Josep Pares. Chronostratigraphy of Gran Dolina, Atapuerca: level TD6 0.8-0.9 Ma, TD4 0.9-1.0, lower 9 meters 0.9-1.2 Ma.

Rodrigo Lacruz. Rythm of enamel in hominins and mammals and potential relation to history diversity. Full paper here.

Sahra Talamo. Story of the excavations, study and misattribution of the Monti Lessini ‘Neanderthal’ mandible. Paper here.

Lee Arnold (in absentia). 4 new bracketing luminiscence dating samples from Sima de los Huesos: layer LU 6 is dated to c. 455 Ka.

Bienvenido Martinez-Navarro. A new Plio-Pleistocene site in Eritrea: Engel Ela-Ramud basin, on the Danakil depression, south of the famous Buia site. It has a great potential, with interesting tools assemblage discovered so far. Pre-Acheulean?

Pierre Frémondiere. Australopithecines might have had non rotational birth. There is no difference observed between pelvis MH2, Sts 14 and AL 288-1.

Laura Rodríguez. Pinilla del Valle (Madrid, Spain) has 3 out of 4 sites with neandertal individuals. Cueva del Camino: a hyena den where 2 human molars were found. Cueva Des-Cubierta: 6 decidious teeth and one partial mandible. Buena Pinta: two molars.

Cueva de la Buena Pinta. Pinilla del Valle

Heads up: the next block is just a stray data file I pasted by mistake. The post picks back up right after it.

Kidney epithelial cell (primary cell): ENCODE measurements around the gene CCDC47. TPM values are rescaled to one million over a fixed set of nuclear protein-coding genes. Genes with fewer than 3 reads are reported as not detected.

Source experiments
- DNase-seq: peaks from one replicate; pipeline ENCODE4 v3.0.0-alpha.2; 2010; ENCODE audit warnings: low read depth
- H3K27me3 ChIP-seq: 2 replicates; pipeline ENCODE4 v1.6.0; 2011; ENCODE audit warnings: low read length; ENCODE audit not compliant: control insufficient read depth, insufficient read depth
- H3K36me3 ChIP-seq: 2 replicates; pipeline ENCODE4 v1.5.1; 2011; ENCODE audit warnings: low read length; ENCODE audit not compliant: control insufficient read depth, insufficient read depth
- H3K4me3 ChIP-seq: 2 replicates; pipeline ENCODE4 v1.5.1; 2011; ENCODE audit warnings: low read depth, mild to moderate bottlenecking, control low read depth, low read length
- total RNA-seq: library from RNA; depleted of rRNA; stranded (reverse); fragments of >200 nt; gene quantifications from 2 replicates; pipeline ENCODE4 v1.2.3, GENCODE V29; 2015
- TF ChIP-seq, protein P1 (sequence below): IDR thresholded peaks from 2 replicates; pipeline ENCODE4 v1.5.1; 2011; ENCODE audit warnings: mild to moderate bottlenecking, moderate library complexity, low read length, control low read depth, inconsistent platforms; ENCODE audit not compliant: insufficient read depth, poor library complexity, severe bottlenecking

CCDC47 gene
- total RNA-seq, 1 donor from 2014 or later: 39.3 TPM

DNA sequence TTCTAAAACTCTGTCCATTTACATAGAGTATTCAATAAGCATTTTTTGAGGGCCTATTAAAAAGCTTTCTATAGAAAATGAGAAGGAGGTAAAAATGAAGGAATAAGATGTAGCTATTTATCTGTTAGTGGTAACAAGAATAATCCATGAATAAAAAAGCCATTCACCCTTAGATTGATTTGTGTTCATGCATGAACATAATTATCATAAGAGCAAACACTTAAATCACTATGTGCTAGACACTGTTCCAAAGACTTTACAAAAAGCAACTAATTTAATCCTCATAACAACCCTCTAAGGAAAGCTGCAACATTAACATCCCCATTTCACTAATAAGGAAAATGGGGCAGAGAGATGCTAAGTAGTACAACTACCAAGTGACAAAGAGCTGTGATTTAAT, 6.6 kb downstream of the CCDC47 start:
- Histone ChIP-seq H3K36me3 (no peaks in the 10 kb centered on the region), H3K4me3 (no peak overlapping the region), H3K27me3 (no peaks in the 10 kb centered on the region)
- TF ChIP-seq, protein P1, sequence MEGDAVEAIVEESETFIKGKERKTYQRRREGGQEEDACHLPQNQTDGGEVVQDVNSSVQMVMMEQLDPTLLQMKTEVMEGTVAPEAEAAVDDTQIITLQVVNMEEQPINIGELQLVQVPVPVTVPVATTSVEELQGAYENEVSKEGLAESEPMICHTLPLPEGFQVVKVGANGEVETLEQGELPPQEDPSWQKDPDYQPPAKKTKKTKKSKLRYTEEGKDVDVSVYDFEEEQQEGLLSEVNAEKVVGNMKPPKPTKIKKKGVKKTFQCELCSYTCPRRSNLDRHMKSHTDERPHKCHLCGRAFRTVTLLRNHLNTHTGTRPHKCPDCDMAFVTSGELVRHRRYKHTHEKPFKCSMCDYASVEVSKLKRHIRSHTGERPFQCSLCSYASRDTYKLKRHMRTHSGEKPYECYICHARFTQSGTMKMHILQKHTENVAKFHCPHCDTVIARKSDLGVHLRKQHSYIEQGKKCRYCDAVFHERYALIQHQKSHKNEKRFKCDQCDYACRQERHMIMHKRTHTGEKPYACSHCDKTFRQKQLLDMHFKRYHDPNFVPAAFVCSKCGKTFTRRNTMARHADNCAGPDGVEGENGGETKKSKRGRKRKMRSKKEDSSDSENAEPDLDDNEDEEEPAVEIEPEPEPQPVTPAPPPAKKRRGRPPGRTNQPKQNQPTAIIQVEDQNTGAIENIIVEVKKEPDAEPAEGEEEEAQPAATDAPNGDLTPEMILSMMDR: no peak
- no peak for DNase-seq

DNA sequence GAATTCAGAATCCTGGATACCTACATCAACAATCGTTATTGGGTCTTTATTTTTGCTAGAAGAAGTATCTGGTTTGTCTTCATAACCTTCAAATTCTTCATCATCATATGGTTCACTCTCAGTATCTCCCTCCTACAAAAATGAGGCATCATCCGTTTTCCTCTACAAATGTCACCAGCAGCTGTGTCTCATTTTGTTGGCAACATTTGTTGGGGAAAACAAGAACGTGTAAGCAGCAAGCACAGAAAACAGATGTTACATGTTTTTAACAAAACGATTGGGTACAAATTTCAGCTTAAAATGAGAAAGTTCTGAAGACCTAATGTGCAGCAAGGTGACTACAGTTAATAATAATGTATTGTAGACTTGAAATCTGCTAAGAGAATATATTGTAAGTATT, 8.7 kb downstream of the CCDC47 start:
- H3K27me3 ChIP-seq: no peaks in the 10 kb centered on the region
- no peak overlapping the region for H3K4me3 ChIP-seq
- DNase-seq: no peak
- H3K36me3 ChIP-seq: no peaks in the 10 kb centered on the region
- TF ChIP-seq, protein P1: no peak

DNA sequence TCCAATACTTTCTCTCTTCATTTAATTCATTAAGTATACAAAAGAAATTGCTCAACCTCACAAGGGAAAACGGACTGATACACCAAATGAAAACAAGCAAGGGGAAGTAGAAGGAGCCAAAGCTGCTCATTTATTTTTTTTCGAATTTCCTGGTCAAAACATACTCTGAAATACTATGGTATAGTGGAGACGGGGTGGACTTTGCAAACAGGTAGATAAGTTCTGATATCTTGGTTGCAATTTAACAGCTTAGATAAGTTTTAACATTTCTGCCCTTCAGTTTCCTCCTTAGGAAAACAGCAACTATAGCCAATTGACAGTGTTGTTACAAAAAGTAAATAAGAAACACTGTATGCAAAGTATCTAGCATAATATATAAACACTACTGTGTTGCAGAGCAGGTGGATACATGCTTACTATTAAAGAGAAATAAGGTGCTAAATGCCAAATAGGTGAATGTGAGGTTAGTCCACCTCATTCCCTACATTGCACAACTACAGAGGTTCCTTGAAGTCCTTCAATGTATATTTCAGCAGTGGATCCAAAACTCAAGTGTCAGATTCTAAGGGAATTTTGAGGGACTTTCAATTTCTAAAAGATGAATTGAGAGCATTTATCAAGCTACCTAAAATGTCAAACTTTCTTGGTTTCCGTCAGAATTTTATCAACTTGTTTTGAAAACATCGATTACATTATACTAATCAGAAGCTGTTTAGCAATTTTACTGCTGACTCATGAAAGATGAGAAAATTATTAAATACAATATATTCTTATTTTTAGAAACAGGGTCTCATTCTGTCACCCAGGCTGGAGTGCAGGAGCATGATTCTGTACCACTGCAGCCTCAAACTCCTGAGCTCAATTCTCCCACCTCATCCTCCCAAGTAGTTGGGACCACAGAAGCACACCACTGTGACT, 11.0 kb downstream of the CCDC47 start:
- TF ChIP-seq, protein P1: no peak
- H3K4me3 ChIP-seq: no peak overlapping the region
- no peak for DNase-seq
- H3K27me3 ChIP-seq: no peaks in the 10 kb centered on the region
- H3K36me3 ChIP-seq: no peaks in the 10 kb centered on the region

Cueva de la Buena Pinta. Pinilla del Valle. Photo: R. Sáez

Manuel Will: Overall body size increase in human evolution but with no uniform pattern. Bodies with less than 40kg disappeared after 1.4 mya. There is a high variability in Australopithecines, Paranthropines and early Homo, while low variability in later hominins and a significant increase of body size after 2 mya.

Rebecca Miller. Stratigraphy & collections from the transit Middle Paleolithic to Upper Paleolithic at Trou Al’Wesse, Belgium, where neandertals and sapiens occupied the cave but at different times  More info here.

Sandra Mathews. Differential diagnosis by on MH2 Australopithecus sediba skeleton. Polyarticular arthritis due to fatigue and reduced mobility: clavicle, pelvis, shoulder joint, knee joint.

Sonia Harmand. 4 new sites in Nasura (Kenya) with lithic artifacts discovered in 2007 thanks to heavy rain, filling the gap of sites between 2.0-2.3 Ma. A hominin maxillary fragment was found in 2013: KNM WT 57382.  Bernard Wood suggests enamel thickness will determine if the teeth are Paranthropus or Homo.